I recently read an interesting paper by Mathy Vanhoef about the next generation of Wi-Fi attacks. This paper, called framing frames, goes into detail on the following types of Wi-Fi attacks which can be done with beacon frames.
What is a beacon frame?
Wi-Fi networks periodically broadcast packets known as beacon frames to announce their presence to nearby clients. These beacon frames serve as a lighthouse, providing essential information about the network, such as its Service Set Identifier (SSID), supported data rates, and other parameters that assist devices in understanding and connecting to the network.
While beacon frames play a pivotal role in the establishment and management of Wi-Fi connections, they are transmitted openly, making them susceptible to various vulnerabilities if not properly secured.
As these frames are disseminated even before a security association is established between a client and an access point, their unprotected nature can be a potential avenue for adversaries to exploit and launch attacks on the network and its associated clients.
How can you attack Wi-Fi with Beacon Frames?
Reducing Throughput of Clients:
- Summary: The adversary spoofs beacon frames to instruct target devices to lower their transmission power, leading to diminished network connectivity and performance.
- Requirements: Ability to forge beacon frames.
- Attack Process: The adversary spoofs beacon frames that instruct the target device to lower its transmission power.
- Outcome: The network connection becomes unusable for the target, and other stations get an unfair share of the available airtime.
- Devices Affected: MacBook Pro, iPhone, iPad, Windows devices using Alfa and TP-Link dongles.
- Likelihood of Success: High for the mentioned devices. The Wi-Fi chip being used influences whether a device is affected. The precise impact of the attack depends on the target and the number of nearby clients. In general, if the target is the only active client, its throughput is significantly lowered. If other clients are active, the throughput of a vulnerable target can drop to almost zero.
- Summary: The adversary induces the target device into transmitting unnecessary frames, leading to battery drainage.
- Requirements: Ability to inject forged beacon frames immediately after legitimate ones.
- Attack Process: The adversary uses forged beacons to indicate to the AP that it's buffering unicast frames for all associated clients, causing the target to poll the AP for buffered frames.
- Outcome: The battery of resource-constrained devices gets drained faster.
- Devices Affected: Not specified, but the attack can affect any device that responds to malicious TIM elements in beacons.
- Likelihood of Success: High for devices that respond to the malicious TIM elements. The attack will drain the battery of resource-constrained devices faster.
Preventing Frame Delivery:
- Summary: The adversary spoofs timestamp values and Traffic Indication Map (TIM) elements inside beacons to hinder the delivery of broadcast and unicast frames.
- Requirements: Ability to spoof the timestamp parameter and TIM elements in beacon frames.
- Attack Process: Timing Information Forgery: The adversary spoofs the timestamp parameter, causing clients in sleep mode to wake up at the wrong time, missing legitimate beacons and broadcast/multicast frames.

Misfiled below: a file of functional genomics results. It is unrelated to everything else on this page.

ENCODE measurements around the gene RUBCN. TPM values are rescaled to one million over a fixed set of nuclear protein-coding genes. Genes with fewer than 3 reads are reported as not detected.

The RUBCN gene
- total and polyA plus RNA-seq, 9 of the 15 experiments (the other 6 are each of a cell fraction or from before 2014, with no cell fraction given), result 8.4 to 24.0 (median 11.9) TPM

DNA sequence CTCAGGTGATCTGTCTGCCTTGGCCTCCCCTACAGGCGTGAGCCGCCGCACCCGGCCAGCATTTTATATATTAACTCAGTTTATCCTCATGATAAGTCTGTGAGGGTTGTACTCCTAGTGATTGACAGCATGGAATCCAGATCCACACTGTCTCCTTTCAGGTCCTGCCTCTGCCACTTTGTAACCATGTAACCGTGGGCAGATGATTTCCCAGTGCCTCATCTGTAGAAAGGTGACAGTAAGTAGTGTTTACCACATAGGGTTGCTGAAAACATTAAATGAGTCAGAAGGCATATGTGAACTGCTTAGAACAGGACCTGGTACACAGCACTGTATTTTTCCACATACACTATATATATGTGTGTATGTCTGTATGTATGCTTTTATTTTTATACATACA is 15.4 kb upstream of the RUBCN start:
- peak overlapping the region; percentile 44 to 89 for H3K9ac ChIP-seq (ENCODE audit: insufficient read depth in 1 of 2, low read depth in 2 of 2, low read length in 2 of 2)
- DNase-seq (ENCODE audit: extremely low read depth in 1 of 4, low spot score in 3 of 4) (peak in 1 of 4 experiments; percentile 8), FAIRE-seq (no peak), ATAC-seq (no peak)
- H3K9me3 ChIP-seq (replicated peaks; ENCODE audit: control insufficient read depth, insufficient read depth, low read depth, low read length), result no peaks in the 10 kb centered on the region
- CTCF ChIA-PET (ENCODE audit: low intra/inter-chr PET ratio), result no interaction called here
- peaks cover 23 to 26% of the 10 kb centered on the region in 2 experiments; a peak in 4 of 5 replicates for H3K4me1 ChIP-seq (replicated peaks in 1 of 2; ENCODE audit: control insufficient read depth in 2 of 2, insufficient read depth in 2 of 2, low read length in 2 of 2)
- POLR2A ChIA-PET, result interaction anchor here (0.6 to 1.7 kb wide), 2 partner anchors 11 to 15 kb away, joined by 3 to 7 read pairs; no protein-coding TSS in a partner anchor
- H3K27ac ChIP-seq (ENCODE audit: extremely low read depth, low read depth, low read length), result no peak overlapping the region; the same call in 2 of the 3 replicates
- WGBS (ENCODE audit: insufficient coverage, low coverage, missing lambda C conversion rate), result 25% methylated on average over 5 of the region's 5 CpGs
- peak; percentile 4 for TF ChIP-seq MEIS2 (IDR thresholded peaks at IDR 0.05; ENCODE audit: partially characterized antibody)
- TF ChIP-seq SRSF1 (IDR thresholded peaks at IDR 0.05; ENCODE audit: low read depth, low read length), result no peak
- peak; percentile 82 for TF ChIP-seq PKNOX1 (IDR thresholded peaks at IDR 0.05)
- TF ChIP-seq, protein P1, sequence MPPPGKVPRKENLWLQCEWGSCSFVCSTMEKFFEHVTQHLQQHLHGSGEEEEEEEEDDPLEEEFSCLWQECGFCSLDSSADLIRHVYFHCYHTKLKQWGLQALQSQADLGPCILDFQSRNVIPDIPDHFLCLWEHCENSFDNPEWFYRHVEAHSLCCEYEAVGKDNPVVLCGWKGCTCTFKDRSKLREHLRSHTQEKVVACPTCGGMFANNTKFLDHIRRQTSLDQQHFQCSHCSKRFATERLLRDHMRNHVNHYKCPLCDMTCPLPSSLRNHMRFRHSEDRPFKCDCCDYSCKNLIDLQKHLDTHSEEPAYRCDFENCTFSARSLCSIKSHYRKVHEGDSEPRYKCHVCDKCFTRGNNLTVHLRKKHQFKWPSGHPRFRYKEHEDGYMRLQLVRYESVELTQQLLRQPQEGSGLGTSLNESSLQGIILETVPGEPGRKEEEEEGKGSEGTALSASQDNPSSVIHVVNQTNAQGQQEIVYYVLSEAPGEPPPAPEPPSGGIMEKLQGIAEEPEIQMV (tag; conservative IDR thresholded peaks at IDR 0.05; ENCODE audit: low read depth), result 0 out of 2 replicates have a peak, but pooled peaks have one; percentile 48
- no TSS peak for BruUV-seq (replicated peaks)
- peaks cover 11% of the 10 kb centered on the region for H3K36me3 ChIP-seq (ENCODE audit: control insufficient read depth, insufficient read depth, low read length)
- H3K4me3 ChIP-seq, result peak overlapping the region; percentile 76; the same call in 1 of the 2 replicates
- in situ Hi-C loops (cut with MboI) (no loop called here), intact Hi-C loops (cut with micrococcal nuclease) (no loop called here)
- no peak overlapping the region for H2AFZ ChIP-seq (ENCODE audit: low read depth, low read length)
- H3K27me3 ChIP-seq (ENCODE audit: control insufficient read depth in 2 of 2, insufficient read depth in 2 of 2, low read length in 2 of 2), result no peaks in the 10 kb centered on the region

- Outcome: Targeted clients no longer reliably receive broadcast, multicast, and unicast frames.
- Devices Affected: Not specified.
- Likelihood of Success: High for devices that rely on accurate timing information and TIM elements for frame delivery.
The "Silencing Stations" attack manipulates two primary elements:
- Quiet Information Element: The quiet information element of the 802.11h standard is abused to request clients to temporarily pause transmissions. This element was originally designed for 5 GHz access points to silence stations for accurate detection of nearby weather radars. It can cause clients to temporarily halt their transmissions.
- 802.11 Power Elements: The 802.11 standard contains elements that inform clients about the maximum transmit power. Adversaries can spoof these elements, and the power constraint element, to manipulate the transmission power used by the client. Devices like iPads and MacBooks will limit their transmission power, affecting their network communication.
- Requirements: Ability to forge beacon frames.
- Attack Process: The adversary uses forged beacon frames to manipulate the behavior of the target station.
- Outcome: The target station's communication is disrupted.
- Devices Affected: The known quiet attack did not affect any of the tested devices. However, the novel technique to make clients lower their transmission power affected devices like iPads and MacBooks. Android, iPhone, and Windows devices were found to be unaffected when connected to either a 2.4 or 5 GHz network.
- Likelihood of Success: The known quiet attack has negligible impact on modern devices. The novel technique has a high likelihood of success on devices like iPads and MacBooks.
These attacks are interesting because they take advantage of often overlooked and unsecured packets - beacon frames.
In the next year, I'll be experimenting with proof of concept designs to automate testing for these kinds of attacks.